Like, for example, rounded corners.
In the old days, we had to use images for rounded corners, or weird janky hacks if we wanted rounded corners on anything related to Internet Explorer. Now, we can just use border-radius and set the roundness of our corners as we desire. You still might need some janky hacks for Internet Explorer but… well, it’s Internet Explorer.
The same goes for things like gradients and animations. In the past, the ONLY way to have a gradient as part of your website, as a background for example, was to make an image. These days, not only can you make a gradient using pure CSS, but there’s a number of styles available, from vertical gradients to diagonal or even radial. To make life easier, there’s also a billion generators for gradients that work similarly to what you’d see in Photoshop. The generator on CSSmatic is a particularly nice one.
Animations are a little more complicated but they are totally doable in CSS only. You basically give an animation a name, set what you want the animation do to over specific amounts of time – its keyframes (for example, you want something to be blue for 3 seconds and red for 4 seconds) – then stick that animation on a class or ID alongside how often you want it to repeat and you’re done. Okay I made it sound really simple but it is genuinely quite simple once you get the hang of it.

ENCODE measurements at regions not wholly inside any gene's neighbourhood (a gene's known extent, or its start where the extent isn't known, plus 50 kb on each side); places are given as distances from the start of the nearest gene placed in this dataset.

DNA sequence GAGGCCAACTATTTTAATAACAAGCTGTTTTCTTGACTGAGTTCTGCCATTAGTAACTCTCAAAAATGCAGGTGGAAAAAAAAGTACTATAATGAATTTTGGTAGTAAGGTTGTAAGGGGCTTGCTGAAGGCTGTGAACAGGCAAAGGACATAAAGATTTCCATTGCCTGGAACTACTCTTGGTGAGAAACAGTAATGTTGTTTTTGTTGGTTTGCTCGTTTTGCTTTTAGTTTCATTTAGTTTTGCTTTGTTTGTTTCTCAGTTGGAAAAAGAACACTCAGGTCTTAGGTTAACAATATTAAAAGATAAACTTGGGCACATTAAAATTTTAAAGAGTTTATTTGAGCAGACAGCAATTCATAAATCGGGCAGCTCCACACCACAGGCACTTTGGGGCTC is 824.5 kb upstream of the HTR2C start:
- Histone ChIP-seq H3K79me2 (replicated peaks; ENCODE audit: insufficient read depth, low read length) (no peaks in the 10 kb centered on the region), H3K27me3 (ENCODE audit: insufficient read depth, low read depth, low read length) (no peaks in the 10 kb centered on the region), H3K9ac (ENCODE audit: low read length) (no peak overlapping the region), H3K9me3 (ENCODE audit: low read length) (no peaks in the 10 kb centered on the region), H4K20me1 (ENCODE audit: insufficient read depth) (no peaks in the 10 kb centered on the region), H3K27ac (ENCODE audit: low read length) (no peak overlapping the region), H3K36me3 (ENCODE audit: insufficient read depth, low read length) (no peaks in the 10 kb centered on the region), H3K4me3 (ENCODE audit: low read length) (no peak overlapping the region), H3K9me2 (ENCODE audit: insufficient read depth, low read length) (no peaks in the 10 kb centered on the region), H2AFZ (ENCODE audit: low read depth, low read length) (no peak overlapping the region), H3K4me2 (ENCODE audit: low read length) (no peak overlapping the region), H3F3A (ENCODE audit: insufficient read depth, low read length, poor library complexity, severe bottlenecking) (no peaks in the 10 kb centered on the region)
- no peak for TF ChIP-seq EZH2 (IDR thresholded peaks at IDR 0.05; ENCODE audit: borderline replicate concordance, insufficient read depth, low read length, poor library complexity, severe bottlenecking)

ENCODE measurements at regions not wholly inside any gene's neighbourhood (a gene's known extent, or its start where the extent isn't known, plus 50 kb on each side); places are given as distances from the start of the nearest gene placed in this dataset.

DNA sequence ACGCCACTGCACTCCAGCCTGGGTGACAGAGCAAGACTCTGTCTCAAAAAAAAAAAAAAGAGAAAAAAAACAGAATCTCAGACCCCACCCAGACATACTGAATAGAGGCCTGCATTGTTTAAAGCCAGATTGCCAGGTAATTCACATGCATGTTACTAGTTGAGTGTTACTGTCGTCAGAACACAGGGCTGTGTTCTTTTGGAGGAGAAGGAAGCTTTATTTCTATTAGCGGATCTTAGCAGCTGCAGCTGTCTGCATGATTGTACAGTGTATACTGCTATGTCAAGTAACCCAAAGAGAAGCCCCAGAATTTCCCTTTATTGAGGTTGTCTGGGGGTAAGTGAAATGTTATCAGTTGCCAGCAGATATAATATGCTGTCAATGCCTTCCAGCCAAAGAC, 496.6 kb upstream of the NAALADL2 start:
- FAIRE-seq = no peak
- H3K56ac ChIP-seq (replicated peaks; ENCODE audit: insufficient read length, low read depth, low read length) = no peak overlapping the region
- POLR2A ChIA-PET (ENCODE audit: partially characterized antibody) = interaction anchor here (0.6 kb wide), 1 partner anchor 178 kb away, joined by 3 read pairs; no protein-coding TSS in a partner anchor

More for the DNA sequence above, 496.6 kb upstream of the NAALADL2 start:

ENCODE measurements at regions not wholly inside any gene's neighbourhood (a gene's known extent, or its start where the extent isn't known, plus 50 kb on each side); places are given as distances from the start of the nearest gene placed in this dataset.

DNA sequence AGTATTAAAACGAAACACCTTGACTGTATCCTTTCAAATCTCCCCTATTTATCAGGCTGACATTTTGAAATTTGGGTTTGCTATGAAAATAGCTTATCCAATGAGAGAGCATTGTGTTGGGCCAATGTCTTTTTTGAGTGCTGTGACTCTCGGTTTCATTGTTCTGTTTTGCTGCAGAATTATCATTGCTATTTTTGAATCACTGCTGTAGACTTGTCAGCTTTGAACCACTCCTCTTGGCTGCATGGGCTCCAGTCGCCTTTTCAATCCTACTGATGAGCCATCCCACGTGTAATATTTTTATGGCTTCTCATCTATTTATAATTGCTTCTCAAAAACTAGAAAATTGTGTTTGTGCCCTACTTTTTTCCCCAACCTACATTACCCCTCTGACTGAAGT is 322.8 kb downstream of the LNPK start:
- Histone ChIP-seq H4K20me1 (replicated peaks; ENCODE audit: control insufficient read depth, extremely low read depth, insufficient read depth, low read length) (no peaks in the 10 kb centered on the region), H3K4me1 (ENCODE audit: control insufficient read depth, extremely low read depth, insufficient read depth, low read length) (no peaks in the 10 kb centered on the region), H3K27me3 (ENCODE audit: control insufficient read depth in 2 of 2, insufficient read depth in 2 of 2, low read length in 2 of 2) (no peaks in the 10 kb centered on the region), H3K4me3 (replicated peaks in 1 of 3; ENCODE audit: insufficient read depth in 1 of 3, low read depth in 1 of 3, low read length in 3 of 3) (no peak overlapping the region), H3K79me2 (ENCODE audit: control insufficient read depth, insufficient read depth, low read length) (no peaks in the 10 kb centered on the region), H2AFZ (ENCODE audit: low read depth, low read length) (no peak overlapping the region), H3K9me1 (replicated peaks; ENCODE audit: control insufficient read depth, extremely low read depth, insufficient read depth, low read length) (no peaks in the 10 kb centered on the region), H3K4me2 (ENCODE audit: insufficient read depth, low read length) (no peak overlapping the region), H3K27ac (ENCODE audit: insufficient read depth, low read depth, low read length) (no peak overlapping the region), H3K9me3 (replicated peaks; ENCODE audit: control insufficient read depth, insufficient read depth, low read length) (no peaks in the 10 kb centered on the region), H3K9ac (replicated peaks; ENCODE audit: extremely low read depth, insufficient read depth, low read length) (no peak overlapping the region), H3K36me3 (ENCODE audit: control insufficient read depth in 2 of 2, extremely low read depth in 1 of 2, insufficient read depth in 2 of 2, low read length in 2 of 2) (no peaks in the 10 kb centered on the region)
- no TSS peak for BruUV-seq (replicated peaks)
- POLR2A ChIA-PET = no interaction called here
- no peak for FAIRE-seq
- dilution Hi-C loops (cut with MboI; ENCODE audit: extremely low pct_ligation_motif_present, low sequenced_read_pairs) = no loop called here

But then there is the wonder that is Flex. Or Flexbox, or Box, if you live in the past. Basically, Flex is a way of displaying objects. By default, objects are either blocks or inline and they always sit one underneath the other unless you tell them otherwise. To get a bunch of items to sit neatly in a line with equal space around them generally involves messing with percentages or margins. Thanks to display: flex though, this can all be done… pretty much automatically, and you can also add rules as to what items in a display: flex object do when there’s too much or too little space.
Frankly, display: flex is amazing, and so is its buddy, display: grid. Gone are the days where we had to use tables to lay out our websites. Gone are the days of struggling to keep everything in order. Display: flex and display: grid are amazing.
I kinda feel like it’s wrong to call these things objects, when most of the time we’re talking about DIVs, but any of this could apply to an ordered (ol) or unordered (ul) list with its items (li), paragraphs, tables, spans, canvases all sorts. Just saying objects is easier to understand. Even though I don’t think any of these can actually be called objects.
The only trouble with some of these fancier new CSS rules is that you need prefixes for a lot of them, so they work on every browser.
For example, the very nice box-shadow (which gives boxes shadows) doesn’t require a prefix for each type of browser. But for the aforementioned animations, you will need to write lines for both normal @keyframes and @-webkit-keyframes for maximum browser compatibility. The fancy Transform CSS effect, which can do things like rotate or move objects, requires -webkit-transform, -ms-transform: rotate(30deg) and transform: rotate(30deg) to cover most major browsers, including Internet Explorer 9.
A quick aside, if you’re still using Internet Explorer, please try some other browser. Or, more importantly, upgrade to Internet Explorer 11, the latest version. You’re missing out on a lot.
But frankly, prefixes aren’t that bad. Sure you have to repeat yourself (sometimes a lot) but frankly, it’s bloody worth it. CSS has come so far and can do so much, it’s utterly wonderful.